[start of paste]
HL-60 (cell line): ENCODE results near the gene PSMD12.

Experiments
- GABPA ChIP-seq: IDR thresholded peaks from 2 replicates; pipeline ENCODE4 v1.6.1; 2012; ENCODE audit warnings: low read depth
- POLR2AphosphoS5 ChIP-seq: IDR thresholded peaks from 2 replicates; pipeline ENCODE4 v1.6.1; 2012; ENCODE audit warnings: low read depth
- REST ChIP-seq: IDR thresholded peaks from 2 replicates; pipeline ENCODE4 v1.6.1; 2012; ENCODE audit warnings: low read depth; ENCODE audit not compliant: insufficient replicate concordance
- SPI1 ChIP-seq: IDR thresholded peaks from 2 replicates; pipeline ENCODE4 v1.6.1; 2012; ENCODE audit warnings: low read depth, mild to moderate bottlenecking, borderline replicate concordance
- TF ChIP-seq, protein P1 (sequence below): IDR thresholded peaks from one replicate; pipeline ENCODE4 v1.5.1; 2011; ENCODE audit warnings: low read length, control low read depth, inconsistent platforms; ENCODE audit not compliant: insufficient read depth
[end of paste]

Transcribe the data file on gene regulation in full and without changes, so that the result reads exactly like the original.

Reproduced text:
HL-60 (cell line): ENCODE results near the gene PSMD12.

Experiments
- GABPA ChIP-seq: IDR thresholded peaks from 2 replicates; pipeline ENCODE4 v1.6.1; 2012; ENCODE audit warnings: low read depth
- POLR2AphosphoS5 ChIP-seq: IDR thresholded peaks from 2 replicates; pipeline ENCODE4 v1.6.1; 2012; ENCODE audit warnings: low read depth
- REST ChIP-seq: IDR thresholded peaks from 2 replicates; pipeline ENCODE4 v1.6.1; 2012; ENCODE audit warnings: low read depth; ENCODE audit not compliant: insufficient replicate concordance
- SPI1 ChIP-seq: IDR thresholded peaks from 2 replicates; pipeline ENCODE4 v1.6.1; 2012; ENCODE audit warnings: low read depth, mild to moderate bottlenecking, borderline replicate concordance
- TF ChIP-seq, protein P1 (sequence below): IDR thresholded peaks from one replicate; pipeline ENCODE4 v1.5.1; 2011; ENCODE audit warnings: low read length, control low read depth, inconsistent platforms; ENCODE audit not compliant: insufficient read depth